Great Barrington — For the second time in two and a half years, a Great Barrington police officer has had a scrape with the law over driving while intoxicated.
Officer Daniel Bartini was taken into custody by Massachusetts State Police in Westfield on Saturday after motorists called at approximately 5 p.m. complaining about a vehicle being “operated erratically” on the Massachusetts Turnpike eastbound near mile marker 17 in Becket.
Two parties had told police that Bartini’s silver-blue Chevrolet Silverado pick-up truck “almost struck their vehicles from behind and swerved around their vehicles at a high rate of speed,” according to a report prepared by Trooper Paul E. Savage, the arresting officer.
Savage, who was driving westbound in his cruiser in the left travel lane, noticed a vehicle approaching him from behind that matched the description of Bartini’s truck. The speeding vehicle (Savage estimated it was traveling between 75 and 85 miles per hour) passed Savage on the right, at which point Savage activated his blue lights and executed a stop at approximately 5:40 p.m near mile marker 22 in Otis.
While questioning Bartini, Savage detected a strong odor of alcohol and noted that Bartini appeared disheveled, had bloodshot eyes and speech that was slurred. When asked to do so, Bartini failed to produce his license and registration but did admit to having drunk “a couple of beers,” Savage said.
Asked where he was going, the off-duty Bartini said he was traveling from Great Barrington to Agawam. However, Savage noted that Agawam, near Springfield, was in the opposite direction from which Bartini was traveling.
Savage directed Bartini to exit his vehicle for a field sobriety test, which Bartini failed. He also refused to take a breathalyzer test and was taken transported for booking to state police barracks in Westfield, where, “At one point, Bartini became angry and punched booking room wall,” the report said.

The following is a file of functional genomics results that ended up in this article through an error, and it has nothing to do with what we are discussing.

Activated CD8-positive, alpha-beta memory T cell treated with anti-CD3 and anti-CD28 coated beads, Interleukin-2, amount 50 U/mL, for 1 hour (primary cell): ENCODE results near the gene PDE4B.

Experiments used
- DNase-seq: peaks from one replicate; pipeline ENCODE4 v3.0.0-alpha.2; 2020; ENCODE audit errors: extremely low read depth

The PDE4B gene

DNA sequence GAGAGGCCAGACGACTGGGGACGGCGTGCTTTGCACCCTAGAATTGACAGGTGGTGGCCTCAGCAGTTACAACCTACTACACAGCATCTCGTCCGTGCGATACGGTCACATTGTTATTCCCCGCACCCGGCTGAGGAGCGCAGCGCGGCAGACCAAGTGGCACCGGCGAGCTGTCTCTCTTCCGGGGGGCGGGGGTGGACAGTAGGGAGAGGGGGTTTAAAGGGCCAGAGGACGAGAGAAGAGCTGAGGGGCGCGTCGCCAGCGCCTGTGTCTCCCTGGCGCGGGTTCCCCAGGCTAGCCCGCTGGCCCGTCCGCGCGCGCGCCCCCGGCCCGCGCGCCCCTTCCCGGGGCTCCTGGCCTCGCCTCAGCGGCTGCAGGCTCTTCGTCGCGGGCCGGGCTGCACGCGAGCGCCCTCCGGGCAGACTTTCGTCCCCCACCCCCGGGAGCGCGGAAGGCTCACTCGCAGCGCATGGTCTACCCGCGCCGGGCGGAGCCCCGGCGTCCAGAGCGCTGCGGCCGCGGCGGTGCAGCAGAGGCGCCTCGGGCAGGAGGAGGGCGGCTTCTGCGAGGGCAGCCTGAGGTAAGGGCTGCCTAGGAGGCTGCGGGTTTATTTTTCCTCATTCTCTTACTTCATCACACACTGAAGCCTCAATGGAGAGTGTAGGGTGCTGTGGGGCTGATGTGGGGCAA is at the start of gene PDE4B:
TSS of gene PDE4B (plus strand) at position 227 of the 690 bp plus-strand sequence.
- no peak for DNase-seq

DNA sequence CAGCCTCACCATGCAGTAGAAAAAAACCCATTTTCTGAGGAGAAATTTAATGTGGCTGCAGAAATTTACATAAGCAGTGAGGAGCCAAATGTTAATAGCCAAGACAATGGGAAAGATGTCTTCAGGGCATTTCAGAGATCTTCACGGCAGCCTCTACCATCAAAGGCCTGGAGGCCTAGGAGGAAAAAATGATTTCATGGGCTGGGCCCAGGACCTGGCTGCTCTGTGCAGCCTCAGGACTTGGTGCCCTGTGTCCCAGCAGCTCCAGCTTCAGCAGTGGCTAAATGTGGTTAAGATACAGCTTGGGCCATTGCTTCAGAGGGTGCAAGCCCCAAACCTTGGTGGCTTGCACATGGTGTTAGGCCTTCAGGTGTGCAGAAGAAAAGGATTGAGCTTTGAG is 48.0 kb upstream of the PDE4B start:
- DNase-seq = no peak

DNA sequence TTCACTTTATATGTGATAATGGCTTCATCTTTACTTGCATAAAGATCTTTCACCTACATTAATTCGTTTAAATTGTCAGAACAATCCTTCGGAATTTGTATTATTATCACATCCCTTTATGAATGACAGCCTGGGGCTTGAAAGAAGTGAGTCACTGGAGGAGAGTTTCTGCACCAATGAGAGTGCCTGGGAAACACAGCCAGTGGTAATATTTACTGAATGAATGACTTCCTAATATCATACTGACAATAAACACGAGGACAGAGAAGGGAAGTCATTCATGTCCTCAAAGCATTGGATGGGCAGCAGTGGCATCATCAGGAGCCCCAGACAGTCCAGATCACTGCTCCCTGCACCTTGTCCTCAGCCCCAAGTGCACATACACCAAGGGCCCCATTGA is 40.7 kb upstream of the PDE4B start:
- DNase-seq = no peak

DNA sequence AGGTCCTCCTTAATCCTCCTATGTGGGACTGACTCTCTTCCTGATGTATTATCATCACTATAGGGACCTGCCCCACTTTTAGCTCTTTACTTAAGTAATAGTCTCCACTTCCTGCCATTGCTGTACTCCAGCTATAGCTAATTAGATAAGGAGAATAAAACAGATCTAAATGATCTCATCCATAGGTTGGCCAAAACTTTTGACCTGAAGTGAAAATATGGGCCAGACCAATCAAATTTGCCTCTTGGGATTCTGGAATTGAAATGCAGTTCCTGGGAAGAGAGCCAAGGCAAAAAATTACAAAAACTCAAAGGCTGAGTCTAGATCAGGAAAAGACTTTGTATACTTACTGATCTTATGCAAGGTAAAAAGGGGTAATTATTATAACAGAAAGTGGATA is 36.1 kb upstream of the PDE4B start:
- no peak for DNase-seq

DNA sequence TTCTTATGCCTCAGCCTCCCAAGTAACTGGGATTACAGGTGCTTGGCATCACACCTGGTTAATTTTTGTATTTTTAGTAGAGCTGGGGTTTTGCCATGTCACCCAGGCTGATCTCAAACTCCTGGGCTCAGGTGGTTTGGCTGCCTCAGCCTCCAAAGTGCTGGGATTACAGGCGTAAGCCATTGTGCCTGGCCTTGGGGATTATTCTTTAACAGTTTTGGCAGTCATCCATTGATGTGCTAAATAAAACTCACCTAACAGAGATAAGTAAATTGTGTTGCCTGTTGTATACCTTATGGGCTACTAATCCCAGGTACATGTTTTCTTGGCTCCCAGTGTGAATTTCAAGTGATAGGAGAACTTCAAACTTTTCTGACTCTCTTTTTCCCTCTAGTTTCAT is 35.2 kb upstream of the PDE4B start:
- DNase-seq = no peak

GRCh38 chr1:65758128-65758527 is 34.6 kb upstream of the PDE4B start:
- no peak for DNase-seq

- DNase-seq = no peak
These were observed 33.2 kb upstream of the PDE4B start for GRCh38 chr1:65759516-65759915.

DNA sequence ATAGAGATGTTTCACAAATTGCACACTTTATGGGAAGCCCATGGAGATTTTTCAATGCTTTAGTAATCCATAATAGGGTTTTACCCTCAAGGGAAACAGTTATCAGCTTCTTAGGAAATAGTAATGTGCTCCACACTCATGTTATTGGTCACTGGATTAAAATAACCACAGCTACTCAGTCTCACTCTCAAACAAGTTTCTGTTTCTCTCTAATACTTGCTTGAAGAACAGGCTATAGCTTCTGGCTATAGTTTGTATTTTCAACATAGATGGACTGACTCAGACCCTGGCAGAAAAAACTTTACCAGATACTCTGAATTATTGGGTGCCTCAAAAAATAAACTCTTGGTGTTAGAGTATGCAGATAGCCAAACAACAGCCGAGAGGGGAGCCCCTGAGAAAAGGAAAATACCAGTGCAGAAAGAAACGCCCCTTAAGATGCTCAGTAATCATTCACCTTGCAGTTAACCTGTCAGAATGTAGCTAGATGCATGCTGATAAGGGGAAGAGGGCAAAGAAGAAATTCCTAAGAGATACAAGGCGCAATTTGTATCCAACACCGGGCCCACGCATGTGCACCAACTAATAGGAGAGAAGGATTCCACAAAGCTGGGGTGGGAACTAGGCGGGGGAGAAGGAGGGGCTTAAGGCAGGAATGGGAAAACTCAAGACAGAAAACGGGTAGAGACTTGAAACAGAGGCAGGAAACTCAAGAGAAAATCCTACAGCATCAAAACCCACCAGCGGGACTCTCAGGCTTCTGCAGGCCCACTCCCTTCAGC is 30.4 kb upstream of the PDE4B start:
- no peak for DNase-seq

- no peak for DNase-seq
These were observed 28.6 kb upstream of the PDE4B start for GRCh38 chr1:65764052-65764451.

A gun found in his truck, a Glock 43 TLR-6 and 10 rounds of ammunition, were confiscated and eventually turned over the Great Barrington Police Sgt. Adam Carlotto, who had traveled to Westfield.
Bail was set at $40. At around 11 p.m., Bartini was bailed out by Officer Jonathan Finnerty, his friend and colleague in the Great Barrington Police Department. Bartini was released on his own recognizance on the condition that he appear in Southern Berkshire District Court on Monday, April 29, at 8:30 a.m. to be charged with operating under the influence.
Bartini failed to appear. Great Barrington Police Chief William Walsh told the Berkshire Eagle the arraignment has been rescheduled to Monday, May 20, because Bartini is in rehab.
In an email to The Edge, Walsh wrote: “The town is aware of the incident. I’m extremely upset with this news and the department’s Internal Affairs Unit is conducting a full investigation into the off-duty arrest. A detailed report will be forwarded to the town manager very soon. The officer remains out of work. I consider this a very serious matter and it will be addressed accordingly.”
Bartini was involved in another incident involving drinking and driving in 2016. Early the morning of Aug. 20, 2016, Sheffield Police Officer Brennan Polidoro observed a black 2016 Chevy Silverado driving erratically on Route 7 in Sheffield. Polidoro said the vehicle was straddling the center line, drifting between marked lanes, and driving on center- and white-fog lines.
Polidoro pulled the truck over just after it crossed the Great Barrington line. In the driver’s seat he found an intoxicated and off-duty Bartini. Unlike the state police on Saturday, Polidoro did not perform any tests to determine Bartini’s sobriety.
Instead, Polidoro told Bartini to call someone to drive him and his intoxicated passenger home. Great Barrington Officer Timothy Ullrich later arrived to give the two a ride home.
On May 6, 2016, 25-year-old Great Barrington Officer Ryan Storti was killed in a one-vehicle accident on Prospect Hill in Stockbridge. Storti, who was also off-duty, had spent the evening drinking at the Heritage Tavern in Lenox, according to multiple sources.
A few days after that earlier incident involving Bartini, Great Barrington town manager Jennifer Tabakin announced that she and Walsh were beginning an internal investigation into “police issues.” Even after the report was completed, the results of that investigation were not released; nor was it ever disclosed whether disciplinary action was taken against Bartini.
At the time of the 2016 incident, Bartini was a part-time officer. According to a report Walsh submitted to the selectboard, Bartini, who will turn 27 next month, was promoted to full-time the following year after completing the police academy.
Meanwhile, the town of Sheffield began its own investigation into Polidoro’s stop of Bartini. The report concluded that Polidoro probably “violated the department’s impaired driver policy by failing to conduct a field sobriety test and/or arrest Bartini.” Click here to read the full report.